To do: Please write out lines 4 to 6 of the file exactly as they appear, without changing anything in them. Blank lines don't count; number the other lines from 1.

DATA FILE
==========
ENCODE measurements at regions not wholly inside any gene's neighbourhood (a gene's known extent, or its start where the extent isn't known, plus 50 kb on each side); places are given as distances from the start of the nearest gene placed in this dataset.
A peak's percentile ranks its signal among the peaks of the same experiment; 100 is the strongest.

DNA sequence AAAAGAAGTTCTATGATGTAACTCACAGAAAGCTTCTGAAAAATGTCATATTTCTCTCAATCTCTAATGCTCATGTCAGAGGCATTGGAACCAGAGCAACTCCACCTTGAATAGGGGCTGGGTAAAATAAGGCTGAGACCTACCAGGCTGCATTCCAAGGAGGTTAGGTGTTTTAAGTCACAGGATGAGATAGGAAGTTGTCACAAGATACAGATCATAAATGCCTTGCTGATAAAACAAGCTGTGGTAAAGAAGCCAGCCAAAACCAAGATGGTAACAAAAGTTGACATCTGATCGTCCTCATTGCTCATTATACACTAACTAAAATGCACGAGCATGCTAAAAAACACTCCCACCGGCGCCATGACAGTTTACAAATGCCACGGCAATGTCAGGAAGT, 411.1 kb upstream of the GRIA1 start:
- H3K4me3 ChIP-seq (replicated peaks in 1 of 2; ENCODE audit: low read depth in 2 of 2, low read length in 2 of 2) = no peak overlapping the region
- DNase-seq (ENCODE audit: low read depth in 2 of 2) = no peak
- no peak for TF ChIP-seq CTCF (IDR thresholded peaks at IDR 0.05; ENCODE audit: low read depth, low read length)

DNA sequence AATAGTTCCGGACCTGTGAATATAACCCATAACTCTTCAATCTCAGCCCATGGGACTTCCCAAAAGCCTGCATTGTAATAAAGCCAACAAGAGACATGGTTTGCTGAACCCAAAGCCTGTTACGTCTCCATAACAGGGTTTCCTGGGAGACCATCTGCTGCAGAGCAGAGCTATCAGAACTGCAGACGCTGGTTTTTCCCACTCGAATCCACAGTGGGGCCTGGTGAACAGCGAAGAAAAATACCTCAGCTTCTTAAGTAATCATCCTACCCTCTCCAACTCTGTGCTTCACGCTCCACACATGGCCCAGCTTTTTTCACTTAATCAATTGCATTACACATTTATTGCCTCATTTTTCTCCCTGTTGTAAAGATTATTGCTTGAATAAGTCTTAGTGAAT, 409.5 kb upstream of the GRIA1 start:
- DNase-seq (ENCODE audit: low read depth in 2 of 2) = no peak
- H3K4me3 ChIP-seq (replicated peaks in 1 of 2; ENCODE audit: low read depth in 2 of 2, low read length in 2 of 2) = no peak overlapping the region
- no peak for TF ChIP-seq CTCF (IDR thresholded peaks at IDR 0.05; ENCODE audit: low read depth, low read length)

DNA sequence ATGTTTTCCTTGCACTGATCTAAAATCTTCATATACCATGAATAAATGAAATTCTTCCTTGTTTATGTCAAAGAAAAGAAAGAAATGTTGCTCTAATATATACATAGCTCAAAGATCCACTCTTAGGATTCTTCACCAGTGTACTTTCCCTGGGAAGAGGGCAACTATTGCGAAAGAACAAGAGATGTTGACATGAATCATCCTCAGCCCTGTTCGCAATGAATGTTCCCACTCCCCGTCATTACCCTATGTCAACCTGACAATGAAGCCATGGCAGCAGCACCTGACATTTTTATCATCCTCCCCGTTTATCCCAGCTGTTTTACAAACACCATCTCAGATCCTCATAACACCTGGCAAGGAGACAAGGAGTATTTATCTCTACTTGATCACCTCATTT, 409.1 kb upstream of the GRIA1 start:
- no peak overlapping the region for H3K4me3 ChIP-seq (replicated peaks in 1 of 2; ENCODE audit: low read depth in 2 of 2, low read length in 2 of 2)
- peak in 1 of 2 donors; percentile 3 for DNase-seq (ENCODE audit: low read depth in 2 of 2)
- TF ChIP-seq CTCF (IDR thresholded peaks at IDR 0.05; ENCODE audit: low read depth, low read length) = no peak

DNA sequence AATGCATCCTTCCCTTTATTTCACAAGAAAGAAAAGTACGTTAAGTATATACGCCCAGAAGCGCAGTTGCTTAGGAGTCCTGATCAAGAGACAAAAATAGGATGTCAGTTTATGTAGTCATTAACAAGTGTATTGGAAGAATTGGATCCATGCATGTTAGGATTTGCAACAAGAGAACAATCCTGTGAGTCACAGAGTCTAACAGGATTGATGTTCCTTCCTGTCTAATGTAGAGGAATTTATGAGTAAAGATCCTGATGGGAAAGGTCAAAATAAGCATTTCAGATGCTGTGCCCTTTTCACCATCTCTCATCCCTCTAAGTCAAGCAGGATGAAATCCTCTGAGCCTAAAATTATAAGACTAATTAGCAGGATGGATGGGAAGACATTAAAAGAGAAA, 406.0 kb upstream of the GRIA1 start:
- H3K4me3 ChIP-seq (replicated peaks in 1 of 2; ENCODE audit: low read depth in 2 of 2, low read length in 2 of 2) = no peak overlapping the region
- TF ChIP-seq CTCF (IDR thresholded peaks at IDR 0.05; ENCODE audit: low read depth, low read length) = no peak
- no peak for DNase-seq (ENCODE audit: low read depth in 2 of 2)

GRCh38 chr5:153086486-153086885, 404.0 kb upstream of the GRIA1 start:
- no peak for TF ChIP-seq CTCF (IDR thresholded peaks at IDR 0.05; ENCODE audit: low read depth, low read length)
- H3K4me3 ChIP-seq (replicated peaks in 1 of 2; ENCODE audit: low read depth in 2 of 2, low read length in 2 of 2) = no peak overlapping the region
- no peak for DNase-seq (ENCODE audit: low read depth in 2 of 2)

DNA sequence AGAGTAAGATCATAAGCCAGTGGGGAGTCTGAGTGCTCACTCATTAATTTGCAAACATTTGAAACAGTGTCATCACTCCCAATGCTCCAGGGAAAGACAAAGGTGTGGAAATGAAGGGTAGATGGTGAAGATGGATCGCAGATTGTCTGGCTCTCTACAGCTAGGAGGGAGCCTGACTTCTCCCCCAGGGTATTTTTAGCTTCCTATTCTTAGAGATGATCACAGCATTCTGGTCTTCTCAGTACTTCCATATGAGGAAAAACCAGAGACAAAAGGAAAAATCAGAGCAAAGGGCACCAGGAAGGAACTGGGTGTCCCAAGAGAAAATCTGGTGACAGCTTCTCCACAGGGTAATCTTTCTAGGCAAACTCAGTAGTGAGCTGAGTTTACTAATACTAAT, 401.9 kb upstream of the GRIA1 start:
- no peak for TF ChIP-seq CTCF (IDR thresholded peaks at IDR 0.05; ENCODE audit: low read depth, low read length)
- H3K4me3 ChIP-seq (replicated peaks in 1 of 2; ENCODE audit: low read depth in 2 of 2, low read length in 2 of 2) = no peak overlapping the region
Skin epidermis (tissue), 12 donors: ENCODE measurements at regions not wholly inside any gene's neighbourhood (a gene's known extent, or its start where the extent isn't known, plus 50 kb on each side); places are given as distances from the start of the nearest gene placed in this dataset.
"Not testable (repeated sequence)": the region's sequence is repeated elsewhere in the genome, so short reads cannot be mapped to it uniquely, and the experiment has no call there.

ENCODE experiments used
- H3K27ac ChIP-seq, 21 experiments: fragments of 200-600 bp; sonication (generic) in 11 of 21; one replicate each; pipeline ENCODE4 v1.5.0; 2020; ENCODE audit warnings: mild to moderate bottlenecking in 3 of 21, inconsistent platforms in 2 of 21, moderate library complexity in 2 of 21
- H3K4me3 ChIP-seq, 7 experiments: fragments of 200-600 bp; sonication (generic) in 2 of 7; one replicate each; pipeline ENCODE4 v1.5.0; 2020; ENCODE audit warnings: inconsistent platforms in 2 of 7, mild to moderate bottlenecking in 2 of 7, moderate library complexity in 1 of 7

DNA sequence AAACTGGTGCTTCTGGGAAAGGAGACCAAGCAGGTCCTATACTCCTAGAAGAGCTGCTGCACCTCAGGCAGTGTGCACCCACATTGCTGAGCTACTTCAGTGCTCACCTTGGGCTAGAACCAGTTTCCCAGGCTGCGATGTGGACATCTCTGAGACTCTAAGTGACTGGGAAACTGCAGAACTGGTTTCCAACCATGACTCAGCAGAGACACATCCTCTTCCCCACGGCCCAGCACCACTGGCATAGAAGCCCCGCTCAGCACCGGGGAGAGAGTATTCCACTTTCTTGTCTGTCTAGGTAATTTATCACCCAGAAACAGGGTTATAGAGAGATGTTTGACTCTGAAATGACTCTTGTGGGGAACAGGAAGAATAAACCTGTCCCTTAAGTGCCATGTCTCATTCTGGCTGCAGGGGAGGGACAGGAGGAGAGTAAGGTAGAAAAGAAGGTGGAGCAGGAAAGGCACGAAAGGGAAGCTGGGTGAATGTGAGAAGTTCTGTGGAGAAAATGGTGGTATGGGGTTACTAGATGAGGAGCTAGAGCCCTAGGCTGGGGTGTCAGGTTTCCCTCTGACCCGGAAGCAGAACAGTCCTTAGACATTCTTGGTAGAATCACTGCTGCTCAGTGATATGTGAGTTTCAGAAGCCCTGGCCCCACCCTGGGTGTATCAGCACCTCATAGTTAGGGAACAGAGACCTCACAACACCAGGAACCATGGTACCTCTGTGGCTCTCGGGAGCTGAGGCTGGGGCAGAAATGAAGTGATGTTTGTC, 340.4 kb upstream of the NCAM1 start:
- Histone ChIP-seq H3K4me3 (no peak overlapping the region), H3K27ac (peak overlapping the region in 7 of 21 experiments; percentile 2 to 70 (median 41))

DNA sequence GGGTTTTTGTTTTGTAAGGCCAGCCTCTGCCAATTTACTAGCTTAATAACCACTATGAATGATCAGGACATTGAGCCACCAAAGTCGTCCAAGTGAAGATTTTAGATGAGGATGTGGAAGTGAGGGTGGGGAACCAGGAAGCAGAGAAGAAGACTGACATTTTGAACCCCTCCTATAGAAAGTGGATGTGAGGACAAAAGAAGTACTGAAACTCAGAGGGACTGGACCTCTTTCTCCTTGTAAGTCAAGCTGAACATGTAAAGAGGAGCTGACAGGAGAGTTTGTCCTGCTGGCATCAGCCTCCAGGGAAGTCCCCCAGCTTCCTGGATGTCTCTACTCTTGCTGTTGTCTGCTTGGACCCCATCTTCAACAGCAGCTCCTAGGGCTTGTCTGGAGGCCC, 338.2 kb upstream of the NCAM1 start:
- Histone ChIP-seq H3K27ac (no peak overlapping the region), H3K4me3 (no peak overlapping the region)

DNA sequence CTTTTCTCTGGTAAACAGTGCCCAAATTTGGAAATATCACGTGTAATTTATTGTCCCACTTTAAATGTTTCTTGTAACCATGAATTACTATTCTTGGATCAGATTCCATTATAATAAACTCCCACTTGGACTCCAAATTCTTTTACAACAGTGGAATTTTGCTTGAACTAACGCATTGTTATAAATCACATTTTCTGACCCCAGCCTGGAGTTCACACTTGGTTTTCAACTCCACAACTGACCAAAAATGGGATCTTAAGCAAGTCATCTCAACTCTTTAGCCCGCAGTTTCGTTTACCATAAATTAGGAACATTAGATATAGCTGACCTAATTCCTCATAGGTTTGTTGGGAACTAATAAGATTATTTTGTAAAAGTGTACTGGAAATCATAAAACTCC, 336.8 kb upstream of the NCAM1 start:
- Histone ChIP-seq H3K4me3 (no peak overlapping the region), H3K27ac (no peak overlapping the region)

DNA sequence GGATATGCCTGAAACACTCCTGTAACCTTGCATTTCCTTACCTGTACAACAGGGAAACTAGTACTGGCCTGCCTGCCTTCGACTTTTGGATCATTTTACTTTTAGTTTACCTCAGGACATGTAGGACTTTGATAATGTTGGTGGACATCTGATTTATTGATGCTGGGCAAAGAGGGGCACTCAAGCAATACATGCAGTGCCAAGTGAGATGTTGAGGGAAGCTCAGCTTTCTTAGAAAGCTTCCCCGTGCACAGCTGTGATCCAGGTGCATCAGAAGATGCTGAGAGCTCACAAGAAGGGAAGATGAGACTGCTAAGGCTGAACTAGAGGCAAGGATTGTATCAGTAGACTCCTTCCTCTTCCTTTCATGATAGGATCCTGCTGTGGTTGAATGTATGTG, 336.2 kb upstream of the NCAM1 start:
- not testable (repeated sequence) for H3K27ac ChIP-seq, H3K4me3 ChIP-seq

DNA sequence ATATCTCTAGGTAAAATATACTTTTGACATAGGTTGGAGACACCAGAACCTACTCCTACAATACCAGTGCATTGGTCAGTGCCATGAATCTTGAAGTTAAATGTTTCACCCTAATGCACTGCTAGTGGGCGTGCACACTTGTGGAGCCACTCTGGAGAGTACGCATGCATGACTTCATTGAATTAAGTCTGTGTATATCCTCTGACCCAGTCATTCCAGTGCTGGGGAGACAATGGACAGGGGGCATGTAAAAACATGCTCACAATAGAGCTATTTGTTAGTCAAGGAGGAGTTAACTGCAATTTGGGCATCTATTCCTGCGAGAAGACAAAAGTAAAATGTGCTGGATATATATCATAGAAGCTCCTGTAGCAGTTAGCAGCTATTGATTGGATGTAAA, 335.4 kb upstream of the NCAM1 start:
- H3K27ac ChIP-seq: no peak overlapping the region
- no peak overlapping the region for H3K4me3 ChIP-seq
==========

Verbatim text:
- H3K4me3 ChIP-seq (replicated peaks in 1 of 2; ENCODE audit: low read depth in 2 of 2, low read length in 2 of 2) = no peak overlapping the region
- DNase-seq (ENCODE audit: low read depth in 2 of 2) = no peak
- no peak for TF ChIP-seq CTCF (IDR thresholded peaks at IDR 0.05; ENCODE audit: low read depth, low read length)